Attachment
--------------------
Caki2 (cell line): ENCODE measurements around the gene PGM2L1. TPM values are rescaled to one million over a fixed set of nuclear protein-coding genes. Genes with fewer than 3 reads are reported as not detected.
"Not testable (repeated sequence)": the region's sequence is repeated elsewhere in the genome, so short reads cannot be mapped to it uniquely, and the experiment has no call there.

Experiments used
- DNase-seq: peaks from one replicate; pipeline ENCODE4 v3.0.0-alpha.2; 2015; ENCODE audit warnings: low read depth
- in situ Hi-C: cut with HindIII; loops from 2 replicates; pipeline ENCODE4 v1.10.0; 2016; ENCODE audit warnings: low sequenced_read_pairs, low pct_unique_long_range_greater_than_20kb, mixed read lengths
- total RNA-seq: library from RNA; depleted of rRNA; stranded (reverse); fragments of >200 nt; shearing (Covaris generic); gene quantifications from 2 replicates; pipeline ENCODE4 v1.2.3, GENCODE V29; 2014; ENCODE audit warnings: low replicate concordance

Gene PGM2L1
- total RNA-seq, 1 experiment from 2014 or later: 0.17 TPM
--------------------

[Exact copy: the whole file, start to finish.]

Caki2 (cell line): ENCODE measurements around the gene PGM2L1. TPM values are rescaled to one million over a fixed set of nuclear protein-coding genes. Genes with fewer than 3 reads are reported as not detected.
"Not testable (repeated sequence)": the region's sequence is repeated elsewhere in the genome, so short reads cannot be mapped to it uniquely, and the experiment has no call there.

Experiments used
- DNase-seq: peaks from one replicate; pipeline ENCODE4 v3.0.0-alpha.2; 2015; ENCODE audit warnings: low read depth
- in situ Hi-C: cut with HindIII; loops from 2 replicates; pipeline ENCODE4 v1.10.0; 2016; ENCODE audit warnings: low sequenced_read_pairs, low pct_unique_long_range_greater_than_20kb, mixed read lengths
- total RNA-seq: library from RNA; depleted of rRNA; stranded (reverse); fragments of >200 nt; shearing (Covaris generic); gene quantifications from 2 replicates; pipeline ENCODE4 v1.2.3, GENCODE V29; 2014; ENCODE audit warnings: low replicate concordance

Gene PGM2L1
- total RNA-seq, 1 experiment from 2014 or later: 0.17 TPM